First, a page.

EDWORDS: Latest Blog Posts

  • Relationships Over Rules...Teachers Matter Too

    In the last several months we tackled the topic of relationships over rules in the world of students. You can read that post here. This time around, we’re diving into the world of relationships over rules with teachers.   As a second year administrator, I (Brent) have a lot still to learn about how to best serve, support, and care for teachers. In my 15 months that I’ve served in this capacity, I’ve made my fair share of mistakes. Some small, some not so much. I’ve had staff in the build ...

    by Jeff Veal | @heffrey
    Sunday, 19 November 2017
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    The Masks We Wear

    When you look at this photo what do you see? Are you sure? What if I were to tell you that at the moment this photo was taken my daughter had a terrible migraine and my son was as happy as could be? It may seem hard to believe, but it’s true. We oftentimes make judgements based on what we see. And that can be dangerous. But sometimes that may be all we have to go on. So we do the best we can. Then later we find out that we were off. Way off.   I had no idea. If I had only known. ...

    by Jon Harper / @Jonharper70bd
    Sunday, 19 November 2017
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    A Teacher's Presence

    He woke up crazy-early. 5 am to be exact. That in my opinion is too early for a little kid to be awake. And it was apparent by the way he behaved. Or didn’t, to be more exact. I brought a blanket and a pillow downstairs, hoping he would lie down and maybe–just maybe–fall asleep. Or at the very least, rest. That wasn’t going to happen. At least not yet. He fussed. He complained. He acted as any kid would that was awake an hour and half earlier than normal. But then something happened. His sis ...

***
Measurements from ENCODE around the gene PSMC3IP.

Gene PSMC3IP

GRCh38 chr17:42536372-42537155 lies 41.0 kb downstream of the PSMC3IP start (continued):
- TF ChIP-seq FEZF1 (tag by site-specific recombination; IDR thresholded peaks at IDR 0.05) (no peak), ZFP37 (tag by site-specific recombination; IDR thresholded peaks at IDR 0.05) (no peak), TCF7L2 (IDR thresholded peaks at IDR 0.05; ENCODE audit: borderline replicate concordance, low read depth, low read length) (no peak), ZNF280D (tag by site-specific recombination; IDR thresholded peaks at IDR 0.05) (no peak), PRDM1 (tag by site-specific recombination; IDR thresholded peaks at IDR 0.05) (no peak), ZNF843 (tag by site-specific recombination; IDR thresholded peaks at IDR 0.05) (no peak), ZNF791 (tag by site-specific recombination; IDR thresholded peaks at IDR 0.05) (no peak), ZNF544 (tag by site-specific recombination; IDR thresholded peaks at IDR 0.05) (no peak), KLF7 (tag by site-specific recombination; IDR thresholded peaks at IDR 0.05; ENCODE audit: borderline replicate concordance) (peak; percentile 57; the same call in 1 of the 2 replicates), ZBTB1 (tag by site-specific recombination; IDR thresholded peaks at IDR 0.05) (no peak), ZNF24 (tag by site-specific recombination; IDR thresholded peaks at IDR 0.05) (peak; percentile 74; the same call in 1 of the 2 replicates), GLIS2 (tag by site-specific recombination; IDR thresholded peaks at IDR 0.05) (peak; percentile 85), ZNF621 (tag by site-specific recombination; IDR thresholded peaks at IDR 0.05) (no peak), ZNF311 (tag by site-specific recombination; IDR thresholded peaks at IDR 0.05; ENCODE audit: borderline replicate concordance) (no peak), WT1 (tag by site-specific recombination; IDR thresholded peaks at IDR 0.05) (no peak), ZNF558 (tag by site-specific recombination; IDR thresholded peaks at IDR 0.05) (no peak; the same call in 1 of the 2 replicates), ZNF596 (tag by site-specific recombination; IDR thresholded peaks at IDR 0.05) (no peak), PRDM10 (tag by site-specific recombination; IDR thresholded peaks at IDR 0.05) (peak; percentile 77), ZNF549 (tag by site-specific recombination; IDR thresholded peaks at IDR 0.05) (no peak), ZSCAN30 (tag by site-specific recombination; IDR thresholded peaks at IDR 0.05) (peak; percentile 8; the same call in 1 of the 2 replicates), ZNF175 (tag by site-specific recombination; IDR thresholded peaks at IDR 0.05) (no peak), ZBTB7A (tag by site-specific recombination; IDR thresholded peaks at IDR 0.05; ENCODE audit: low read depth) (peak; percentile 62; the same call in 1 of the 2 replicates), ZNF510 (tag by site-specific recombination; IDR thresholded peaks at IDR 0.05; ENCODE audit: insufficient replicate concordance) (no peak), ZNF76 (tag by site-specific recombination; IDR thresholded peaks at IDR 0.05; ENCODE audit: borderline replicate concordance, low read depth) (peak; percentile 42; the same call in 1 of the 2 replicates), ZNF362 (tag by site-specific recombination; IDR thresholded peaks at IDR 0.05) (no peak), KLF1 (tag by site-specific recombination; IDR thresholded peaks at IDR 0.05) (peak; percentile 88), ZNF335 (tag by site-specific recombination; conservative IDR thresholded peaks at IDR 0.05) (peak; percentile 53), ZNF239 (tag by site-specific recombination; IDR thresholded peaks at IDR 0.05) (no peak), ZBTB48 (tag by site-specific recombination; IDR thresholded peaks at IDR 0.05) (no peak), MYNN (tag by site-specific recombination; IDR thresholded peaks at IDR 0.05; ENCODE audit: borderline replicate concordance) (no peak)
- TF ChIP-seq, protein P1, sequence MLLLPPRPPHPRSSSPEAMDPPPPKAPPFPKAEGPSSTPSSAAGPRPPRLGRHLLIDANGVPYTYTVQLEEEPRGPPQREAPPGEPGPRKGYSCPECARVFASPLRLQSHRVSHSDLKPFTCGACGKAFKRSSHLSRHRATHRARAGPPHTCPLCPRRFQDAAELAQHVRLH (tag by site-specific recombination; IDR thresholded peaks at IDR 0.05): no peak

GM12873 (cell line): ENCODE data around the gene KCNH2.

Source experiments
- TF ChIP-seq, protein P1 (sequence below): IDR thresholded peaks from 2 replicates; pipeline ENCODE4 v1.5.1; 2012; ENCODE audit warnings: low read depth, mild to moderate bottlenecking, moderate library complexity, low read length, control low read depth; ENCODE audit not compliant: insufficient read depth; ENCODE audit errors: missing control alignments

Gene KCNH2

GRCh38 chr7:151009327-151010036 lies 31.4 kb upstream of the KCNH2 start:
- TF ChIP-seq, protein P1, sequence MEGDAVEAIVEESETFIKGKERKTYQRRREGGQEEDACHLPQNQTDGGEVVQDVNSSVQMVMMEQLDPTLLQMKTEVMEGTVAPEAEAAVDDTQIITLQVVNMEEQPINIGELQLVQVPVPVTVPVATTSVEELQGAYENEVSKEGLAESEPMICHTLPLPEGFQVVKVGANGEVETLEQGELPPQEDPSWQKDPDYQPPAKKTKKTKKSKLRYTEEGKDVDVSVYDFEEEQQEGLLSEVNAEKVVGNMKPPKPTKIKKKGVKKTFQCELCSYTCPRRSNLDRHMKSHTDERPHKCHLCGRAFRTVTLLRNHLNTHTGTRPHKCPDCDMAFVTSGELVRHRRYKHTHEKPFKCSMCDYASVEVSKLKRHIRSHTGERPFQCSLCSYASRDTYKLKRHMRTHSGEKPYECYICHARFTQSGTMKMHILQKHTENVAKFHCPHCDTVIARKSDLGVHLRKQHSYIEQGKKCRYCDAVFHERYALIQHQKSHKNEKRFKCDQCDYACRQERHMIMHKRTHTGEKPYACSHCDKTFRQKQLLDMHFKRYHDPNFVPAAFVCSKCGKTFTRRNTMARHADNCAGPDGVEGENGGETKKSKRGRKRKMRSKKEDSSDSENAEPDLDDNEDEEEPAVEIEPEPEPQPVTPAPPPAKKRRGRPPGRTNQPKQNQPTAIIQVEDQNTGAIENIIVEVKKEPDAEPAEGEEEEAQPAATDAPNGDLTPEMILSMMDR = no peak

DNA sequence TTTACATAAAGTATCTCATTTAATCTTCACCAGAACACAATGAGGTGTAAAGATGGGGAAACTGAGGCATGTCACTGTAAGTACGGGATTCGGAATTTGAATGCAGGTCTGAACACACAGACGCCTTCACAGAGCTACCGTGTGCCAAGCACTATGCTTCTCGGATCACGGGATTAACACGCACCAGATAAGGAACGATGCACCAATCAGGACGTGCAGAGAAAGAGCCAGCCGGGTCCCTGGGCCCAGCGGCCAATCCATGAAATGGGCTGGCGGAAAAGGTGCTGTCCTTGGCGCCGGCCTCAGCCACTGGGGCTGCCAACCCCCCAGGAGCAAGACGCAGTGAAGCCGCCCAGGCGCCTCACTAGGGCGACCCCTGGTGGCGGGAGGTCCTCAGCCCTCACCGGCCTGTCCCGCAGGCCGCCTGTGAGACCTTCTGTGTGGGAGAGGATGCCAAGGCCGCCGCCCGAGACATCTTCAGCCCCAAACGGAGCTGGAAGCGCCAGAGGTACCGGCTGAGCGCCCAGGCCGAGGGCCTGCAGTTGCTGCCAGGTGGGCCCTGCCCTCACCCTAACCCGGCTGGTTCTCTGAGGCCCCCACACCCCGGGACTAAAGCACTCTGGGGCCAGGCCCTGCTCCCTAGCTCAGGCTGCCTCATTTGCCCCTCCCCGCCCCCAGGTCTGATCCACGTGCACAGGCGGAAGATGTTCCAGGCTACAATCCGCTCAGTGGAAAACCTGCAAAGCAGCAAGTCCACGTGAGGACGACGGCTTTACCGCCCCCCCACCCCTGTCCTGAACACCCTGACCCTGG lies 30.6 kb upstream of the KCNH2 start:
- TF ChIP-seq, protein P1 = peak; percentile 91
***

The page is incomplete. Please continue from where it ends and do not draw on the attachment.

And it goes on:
by Jon Harper / @Jonharper70bd
    Wednesday, 15 November 2017
  • sock puppet

    Click Farms & Sock Puppets

    The 2017 YouTube video #Socialnomics has recently reported that we are preparing almost 30% of students for jobs that don’t exist yet.  I’ve always wondered what kind of jobs they could be.  Sadly, we are learning about them in today’s times. I was exposed to three new terms this year that didn’t exist years ago: Click Barns Sock Puppeting Troll Factories For those that don’t know about these, I wanted to share them, as these terms are creeping into educatio ...

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    by Jay Eitner | @Jay_Eitner
    Tuesday, 14 November 2017
  • bad table manners

    Teaching Table Manners to Preschoolers: When Did It Go Out of Style?

    I had a couple encounters recently that really got me thinking about how we are teaching social skills to young children- or not. I was visiting a couple of my students at their child care programs, which I sometimes do, prior to their formal CDA observations. The first visit was in a 2’s room, with eight children and two teachers. I arrived just before lunch and watched as hands and tables were washed and children were placed into those built-in bucket seats. The kitchen had delivered portio ...

    by Debra Pierce | @easycda
    Sunday, 12 November 2017
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Nancy Striniste

Nancy Striniste

Nancy Striniste, MLD is the founder and principal designer at Earlyspace, LLC, a landscape design firm dedicated to creating earth-friendly, people-friendly landscapes. Nancy is a former preschool teacher with a degree from Wheelock College whose passion for creating spaces led her to become a landscape designer. She earned a Master's degree from the prestigious George Washington University's Sustainable Landscape Design Program. She specializes in creating outdoor play and learning spaces that connect children to nature.

Posted by on in Movement and Play

We know, and an extensive body of rigorous scientific research confirms that children who have access to green and natural play and learning spaces are healthier and less stressed, concentrate and learn better, and get along better with peers. Connecting children to nature and creating beautiful outdoor spaces is my passion, and as a landscape designer and former preschool teacher, I know a lot about it.  I love working with schools and early childhood programs to create beautiful, magical outdoor play and learning spaces.

I am well aware that a custom design is just not affordable for some programs.  So, I have come up with a new way to help DC area schools by sharing my expertise in a format that allows participants to plan and build THEIR OWN natural playspaces.... economically.